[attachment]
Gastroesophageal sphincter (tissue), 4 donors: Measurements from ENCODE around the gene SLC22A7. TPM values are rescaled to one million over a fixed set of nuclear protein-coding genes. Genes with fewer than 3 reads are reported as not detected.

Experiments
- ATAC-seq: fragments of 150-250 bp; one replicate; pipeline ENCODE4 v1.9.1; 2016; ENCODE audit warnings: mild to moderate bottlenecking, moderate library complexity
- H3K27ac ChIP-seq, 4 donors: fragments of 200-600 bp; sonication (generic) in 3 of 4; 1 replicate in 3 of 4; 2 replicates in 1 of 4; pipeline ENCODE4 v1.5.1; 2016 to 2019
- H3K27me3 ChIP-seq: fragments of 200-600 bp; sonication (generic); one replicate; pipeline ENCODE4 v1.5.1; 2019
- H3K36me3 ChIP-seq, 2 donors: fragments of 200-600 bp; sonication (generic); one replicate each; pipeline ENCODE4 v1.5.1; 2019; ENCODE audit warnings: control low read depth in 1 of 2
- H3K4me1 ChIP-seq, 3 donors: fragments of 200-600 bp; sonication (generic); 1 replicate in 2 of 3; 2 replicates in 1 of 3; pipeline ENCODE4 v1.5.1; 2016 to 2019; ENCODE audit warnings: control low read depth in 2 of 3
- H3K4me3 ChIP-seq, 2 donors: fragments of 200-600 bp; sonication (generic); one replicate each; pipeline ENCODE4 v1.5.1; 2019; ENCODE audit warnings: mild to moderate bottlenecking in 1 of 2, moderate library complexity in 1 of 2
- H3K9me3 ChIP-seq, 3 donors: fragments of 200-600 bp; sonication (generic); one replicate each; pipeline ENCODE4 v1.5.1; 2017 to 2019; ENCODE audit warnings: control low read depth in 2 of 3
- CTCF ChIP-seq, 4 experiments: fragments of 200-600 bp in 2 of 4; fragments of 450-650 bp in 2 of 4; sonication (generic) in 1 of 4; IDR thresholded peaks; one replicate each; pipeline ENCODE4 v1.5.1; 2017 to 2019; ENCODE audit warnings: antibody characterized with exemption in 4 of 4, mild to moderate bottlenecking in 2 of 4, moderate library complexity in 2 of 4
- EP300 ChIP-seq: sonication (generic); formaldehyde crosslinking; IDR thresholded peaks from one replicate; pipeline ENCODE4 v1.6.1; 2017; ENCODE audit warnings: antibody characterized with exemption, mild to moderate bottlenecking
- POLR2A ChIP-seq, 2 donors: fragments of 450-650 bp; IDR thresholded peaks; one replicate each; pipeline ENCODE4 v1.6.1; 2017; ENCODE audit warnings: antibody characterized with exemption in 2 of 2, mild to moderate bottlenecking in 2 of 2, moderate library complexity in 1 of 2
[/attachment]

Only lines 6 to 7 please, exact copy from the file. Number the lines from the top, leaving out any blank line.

- H3K36me3 ChIP-seq, 2 donors: fragments of 200-600 bp; sonication (generic); one replicate each; pipeline ENCODE4 v1.5.1; 2019; ENCODE audit warnings: control low read depth in 1 of 2
- H3K4me1 ChIP-seq, 3 donors: fragments of 200-600 bp; sonication (generic); 1 replicate in 2 of 3; 2 replicates in 1 of 3; pipeline ENCODE4 v1.5.1; 2016 to 2019; ENCODE audit warnings: control low read depth in 2 of 3